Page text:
Grazed grass is by far the most important and economical feed and can provide around two thirds of forage on dairy farms.
While perennial ryegrass leys are highly nutritious and remain the cornerstone for intensive grazing systems, and some farmers have good reason to grow single species swards, there’s an increasing interest in diverse mixtures, which bring many benefits.
A single grass alone will be lower yielding and more vulnerable to failure or poor performance due to pests, disease or the effects of unusual weather. However, a mix containing cocksfoot and clover will continue to produce even when there has been no rain for weeks. Diverse mixtures also produce better seasonal distribution of growth, since grasses give high yields during May and June and clovers produce theirs in July and August, providing year round forage.
Critically, it is the contribution of both grass and clover that provides the optimum balance between bulk yield and feed value. Timothy and meadow fescue are generally considered to be the most palatable of the permanent grasses. Although they may lack some of the digestibility associated with ryegrass, they are consumed readily by the grazing animal. In addition, when grown with red and white clovers, the forage produced will be higher in protein and are more digestible. Animals therefore grow faster and ‘do’ better on a mix of clover and grass.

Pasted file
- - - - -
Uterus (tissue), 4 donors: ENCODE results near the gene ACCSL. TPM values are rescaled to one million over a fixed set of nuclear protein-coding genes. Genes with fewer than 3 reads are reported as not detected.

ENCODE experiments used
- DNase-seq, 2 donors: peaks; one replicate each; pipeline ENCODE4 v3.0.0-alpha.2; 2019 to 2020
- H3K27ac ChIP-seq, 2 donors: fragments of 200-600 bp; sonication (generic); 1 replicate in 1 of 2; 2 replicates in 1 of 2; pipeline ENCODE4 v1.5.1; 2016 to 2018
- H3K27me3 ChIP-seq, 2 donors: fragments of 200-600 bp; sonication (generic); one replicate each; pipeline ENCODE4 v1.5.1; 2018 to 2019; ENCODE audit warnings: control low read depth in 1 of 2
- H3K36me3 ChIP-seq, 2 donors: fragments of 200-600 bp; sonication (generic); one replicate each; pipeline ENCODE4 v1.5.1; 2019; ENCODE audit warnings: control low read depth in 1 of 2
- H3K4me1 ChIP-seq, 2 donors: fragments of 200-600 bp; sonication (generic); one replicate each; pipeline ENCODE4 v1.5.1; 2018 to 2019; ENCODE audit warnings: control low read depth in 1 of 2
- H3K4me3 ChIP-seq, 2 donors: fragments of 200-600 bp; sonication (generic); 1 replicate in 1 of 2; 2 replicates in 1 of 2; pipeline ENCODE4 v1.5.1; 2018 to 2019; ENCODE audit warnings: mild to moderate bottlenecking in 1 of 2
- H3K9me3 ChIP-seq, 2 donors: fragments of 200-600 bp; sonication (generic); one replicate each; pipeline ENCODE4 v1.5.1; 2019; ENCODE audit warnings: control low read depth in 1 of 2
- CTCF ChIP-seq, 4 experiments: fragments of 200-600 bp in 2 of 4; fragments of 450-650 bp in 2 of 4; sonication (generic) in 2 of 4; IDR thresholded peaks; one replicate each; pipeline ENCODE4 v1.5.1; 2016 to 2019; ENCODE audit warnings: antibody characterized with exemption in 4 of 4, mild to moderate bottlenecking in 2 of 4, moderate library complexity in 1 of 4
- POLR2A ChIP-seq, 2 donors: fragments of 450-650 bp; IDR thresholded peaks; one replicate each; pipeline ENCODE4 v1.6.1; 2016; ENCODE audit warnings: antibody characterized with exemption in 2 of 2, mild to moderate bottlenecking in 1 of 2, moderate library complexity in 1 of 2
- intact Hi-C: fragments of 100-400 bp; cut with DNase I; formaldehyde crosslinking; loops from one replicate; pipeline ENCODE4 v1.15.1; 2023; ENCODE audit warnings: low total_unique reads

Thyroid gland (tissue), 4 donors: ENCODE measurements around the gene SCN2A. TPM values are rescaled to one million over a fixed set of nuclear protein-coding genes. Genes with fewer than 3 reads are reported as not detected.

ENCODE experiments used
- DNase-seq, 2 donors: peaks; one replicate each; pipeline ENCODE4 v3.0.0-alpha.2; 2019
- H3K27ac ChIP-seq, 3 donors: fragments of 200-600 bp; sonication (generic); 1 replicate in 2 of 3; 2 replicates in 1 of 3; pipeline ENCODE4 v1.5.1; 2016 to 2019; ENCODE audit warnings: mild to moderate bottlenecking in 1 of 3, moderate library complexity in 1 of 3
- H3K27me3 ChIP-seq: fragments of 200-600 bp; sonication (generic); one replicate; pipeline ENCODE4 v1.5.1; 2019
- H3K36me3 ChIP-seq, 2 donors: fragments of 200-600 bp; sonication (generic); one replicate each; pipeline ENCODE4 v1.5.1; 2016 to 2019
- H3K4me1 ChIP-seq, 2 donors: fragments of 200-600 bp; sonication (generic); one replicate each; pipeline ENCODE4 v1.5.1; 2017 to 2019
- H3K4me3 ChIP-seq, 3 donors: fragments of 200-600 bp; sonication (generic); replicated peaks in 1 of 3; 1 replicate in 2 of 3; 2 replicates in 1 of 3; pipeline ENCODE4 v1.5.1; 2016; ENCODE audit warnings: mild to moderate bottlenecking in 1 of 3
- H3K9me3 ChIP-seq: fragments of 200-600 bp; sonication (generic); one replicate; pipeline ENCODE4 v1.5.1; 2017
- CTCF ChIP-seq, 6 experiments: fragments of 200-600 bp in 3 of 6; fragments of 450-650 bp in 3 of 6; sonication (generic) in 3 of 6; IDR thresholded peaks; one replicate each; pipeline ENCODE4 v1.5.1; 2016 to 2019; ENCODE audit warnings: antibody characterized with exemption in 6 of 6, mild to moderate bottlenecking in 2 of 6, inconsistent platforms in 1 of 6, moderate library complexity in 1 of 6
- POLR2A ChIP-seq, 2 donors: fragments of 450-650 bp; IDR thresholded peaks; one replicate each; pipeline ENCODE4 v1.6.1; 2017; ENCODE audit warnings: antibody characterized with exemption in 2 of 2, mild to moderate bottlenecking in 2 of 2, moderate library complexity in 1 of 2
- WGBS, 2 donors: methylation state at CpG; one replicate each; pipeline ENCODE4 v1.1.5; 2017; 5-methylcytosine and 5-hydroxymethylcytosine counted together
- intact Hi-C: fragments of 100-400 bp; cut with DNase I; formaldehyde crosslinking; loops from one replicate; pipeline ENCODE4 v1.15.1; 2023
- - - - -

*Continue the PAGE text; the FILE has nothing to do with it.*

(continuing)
Nitrogen fertiliser is one of the largest costs to livestock farmers at around £200 per hectare. Now, in light of unpredictable fertiliser prices, many farmers are sowing high-clover leys to lower the cost of forage production as white clover and other nitrogen fixing legumes can reduce or replace the need for artificial nitrogen.
Growing demand from consumers for pasture/grass-fed meat, is increasing the interest from farmers for grazing options.
Date Posted: 17th January 2018